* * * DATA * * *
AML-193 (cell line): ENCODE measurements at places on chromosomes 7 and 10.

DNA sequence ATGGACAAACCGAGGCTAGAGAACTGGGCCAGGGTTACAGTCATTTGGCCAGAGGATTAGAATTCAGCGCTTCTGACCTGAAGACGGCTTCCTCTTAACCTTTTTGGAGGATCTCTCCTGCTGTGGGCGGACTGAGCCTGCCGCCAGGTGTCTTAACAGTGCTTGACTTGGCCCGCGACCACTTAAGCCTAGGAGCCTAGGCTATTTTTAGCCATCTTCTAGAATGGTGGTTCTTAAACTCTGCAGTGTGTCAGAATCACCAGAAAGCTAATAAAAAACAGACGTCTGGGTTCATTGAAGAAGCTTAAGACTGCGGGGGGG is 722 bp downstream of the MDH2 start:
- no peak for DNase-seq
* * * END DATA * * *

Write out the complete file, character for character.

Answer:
AML-193 (cell line): ENCODE measurements at places on chromosomes 7 and 10.

DNA sequence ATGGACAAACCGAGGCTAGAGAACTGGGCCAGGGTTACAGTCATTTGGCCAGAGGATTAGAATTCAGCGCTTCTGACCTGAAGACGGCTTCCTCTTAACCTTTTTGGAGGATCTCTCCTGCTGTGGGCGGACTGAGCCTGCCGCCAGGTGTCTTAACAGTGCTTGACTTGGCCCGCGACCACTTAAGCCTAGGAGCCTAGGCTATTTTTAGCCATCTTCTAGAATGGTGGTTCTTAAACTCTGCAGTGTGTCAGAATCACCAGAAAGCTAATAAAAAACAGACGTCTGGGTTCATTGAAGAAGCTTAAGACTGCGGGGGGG is 722 bp downstream of the MDH2 start:
- no peak for DNase-seq